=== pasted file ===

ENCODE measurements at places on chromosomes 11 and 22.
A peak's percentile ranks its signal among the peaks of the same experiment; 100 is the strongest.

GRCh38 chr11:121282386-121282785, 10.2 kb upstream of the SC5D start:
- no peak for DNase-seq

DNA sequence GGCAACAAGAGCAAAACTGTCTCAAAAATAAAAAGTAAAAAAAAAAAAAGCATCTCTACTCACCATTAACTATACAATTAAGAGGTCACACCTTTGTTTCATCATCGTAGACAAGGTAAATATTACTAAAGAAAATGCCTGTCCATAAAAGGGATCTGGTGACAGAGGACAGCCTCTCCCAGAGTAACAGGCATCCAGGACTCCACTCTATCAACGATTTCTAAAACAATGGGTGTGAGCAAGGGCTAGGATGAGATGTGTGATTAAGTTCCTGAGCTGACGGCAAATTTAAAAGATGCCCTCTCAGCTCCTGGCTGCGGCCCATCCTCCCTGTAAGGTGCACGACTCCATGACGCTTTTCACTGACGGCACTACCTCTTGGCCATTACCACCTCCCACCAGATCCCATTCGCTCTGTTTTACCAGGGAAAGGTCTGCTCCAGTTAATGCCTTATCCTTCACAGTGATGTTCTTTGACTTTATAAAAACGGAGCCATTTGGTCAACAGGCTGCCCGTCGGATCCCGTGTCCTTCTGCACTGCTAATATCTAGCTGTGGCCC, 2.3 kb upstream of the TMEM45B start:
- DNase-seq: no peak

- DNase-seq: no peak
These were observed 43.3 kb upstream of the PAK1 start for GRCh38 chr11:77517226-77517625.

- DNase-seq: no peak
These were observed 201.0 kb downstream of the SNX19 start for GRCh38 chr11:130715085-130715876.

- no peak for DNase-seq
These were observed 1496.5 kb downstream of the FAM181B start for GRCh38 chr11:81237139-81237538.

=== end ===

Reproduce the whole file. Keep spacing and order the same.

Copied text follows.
ENCODE measurements at places on chromosomes 11 and 22.
A peak's percentile ranks its signal among the peaks of the same experiment; 100 is the strongest.

GRCh38 chr11:121282386-121282785, 10.2 kb upstream of the SC5D start:
- no peak for DNase-seq

DNA sequence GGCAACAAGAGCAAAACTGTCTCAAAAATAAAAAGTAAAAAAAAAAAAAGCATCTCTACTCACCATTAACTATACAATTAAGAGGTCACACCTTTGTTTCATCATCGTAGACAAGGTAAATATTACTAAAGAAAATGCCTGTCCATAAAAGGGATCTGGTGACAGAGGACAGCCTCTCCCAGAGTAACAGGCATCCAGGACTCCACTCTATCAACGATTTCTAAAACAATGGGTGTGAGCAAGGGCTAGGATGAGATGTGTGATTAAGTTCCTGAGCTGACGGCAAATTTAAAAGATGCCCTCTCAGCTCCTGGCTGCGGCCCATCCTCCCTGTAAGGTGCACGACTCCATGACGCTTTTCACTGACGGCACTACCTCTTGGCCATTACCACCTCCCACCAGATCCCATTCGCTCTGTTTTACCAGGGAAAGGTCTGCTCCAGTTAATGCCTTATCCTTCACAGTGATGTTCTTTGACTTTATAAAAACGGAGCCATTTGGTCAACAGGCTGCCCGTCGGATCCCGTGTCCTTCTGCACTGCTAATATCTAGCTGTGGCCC, 2.3 kb upstream of the TMEM45B start:
- DNase-seq: no peak

- DNase-seq: no peak
These were observed 43.3 kb upstream of the PAK1 start for GRCh38 chr11:77517226-77517625.

- DNase-seq: no peak
These were observed 201.0 kb downstream of the SNX19 start for GRCh38 chr11:130715085-130715876.

- no peak for DNase-seq
These were observed 1496.5 kb downstream of the FAM181B start for GRCh38 chr11:81237139-81237538.